Here, There, Everywhere
All Canadian artists deal with landscape. It occupies our visual imagination, even if we don't actively incorporate it into our work. We respond to the early images of the Group of Seven that are everywhere in our culture - from calendars to coffee cups. Either we reject the traditional easel paintings, (which function as a surrogate window on our walls), or we build on their tradition, continuing the conversation carried on between Kreighoff, Kurelek, Tom Thompson, Marc Aurele Fortin and their viewers. Margaret Atwood identified the land as a character in Canadian fiction. It is also the substrate of Canadian visual art. It's where we start.
I live in the basin of the Great Lakes, an area of snowy, damp winters and hot, sticky summers. The humidity in the air gives the light a quality that makes for beautiful, opalescent colours. Even the most drab, urban settings have a pearly shimmer to them. The palette is complicated. Nothing is crisp. Blues are greyer than they appear, and greys bluer. Painters have for generations gone to the south of France for the light. No one talks of going to Toronto for the magic of the palette. In fact, it is one of the great treasures of this part of the world. It is luminous.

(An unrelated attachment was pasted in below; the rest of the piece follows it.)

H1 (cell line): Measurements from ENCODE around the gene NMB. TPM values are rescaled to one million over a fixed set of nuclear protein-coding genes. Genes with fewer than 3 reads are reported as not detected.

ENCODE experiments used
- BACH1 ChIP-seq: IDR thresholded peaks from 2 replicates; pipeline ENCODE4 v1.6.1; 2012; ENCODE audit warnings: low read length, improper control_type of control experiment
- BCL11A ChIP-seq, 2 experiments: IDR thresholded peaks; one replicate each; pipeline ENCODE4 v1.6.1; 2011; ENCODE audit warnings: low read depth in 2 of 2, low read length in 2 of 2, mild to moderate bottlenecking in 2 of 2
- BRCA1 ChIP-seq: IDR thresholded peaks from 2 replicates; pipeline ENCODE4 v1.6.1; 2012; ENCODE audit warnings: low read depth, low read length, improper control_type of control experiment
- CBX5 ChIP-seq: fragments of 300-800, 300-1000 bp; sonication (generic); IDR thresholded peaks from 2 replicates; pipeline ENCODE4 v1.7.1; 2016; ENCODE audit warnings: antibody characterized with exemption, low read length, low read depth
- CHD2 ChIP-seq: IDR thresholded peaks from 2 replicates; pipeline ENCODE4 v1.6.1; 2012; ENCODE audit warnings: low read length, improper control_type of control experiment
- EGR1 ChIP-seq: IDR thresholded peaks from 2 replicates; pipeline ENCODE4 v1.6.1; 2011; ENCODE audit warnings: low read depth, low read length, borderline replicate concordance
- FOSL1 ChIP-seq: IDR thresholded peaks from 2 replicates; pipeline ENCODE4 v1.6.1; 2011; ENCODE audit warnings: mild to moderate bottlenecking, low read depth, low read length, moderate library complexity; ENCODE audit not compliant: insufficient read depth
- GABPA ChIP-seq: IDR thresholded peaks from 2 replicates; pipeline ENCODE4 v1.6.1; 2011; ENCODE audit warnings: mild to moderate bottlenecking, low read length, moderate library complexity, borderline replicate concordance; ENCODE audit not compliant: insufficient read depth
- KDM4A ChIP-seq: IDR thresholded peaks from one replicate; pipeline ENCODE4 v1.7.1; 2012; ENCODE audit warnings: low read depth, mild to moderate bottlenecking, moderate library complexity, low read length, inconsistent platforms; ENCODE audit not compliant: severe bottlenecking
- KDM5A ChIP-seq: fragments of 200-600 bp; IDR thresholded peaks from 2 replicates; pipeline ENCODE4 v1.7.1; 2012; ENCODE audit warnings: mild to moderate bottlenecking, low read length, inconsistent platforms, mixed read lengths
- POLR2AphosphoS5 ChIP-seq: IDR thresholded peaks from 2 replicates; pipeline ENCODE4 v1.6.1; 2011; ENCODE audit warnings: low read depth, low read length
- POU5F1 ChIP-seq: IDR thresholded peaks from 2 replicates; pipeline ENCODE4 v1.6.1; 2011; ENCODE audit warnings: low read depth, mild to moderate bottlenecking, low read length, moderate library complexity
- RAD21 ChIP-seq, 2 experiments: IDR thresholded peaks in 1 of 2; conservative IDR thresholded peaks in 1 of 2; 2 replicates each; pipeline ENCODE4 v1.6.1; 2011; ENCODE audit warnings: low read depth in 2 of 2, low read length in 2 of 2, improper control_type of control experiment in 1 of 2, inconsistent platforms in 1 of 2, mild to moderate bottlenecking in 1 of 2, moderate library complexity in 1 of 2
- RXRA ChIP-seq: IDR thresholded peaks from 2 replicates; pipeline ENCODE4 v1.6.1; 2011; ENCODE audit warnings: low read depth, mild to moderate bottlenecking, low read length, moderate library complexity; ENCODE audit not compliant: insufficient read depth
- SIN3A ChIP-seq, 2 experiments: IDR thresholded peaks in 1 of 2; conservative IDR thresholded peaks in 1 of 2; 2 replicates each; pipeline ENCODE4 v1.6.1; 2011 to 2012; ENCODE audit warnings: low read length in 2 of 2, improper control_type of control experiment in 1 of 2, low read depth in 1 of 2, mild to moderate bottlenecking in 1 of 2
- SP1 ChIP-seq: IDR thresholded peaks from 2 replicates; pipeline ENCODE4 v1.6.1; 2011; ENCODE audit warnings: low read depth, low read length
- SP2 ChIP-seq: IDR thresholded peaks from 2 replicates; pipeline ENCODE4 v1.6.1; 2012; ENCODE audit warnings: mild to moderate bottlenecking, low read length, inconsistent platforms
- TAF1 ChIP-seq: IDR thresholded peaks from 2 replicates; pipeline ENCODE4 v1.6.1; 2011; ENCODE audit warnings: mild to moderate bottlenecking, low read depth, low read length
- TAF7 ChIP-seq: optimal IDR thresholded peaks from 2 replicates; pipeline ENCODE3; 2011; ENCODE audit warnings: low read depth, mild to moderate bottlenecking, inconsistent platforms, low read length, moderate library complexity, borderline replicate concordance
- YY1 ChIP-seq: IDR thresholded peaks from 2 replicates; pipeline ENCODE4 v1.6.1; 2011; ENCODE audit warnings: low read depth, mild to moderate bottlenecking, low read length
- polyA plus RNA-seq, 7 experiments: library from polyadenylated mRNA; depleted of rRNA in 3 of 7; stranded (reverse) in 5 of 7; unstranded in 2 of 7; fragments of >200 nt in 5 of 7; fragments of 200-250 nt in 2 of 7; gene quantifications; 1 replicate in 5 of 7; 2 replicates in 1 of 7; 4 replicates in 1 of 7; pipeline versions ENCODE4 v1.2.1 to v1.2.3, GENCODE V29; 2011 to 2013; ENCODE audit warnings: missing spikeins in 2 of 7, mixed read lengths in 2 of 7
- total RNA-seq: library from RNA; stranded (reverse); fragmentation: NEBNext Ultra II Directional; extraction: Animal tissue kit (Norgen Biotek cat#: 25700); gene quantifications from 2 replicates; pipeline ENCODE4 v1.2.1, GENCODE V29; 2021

I have also painted in Italy, France, the West Indies and many places in the U.S. and Canada. I enjoy sitting wherever I am and staring at the world around me, studying it and capturing it in paint.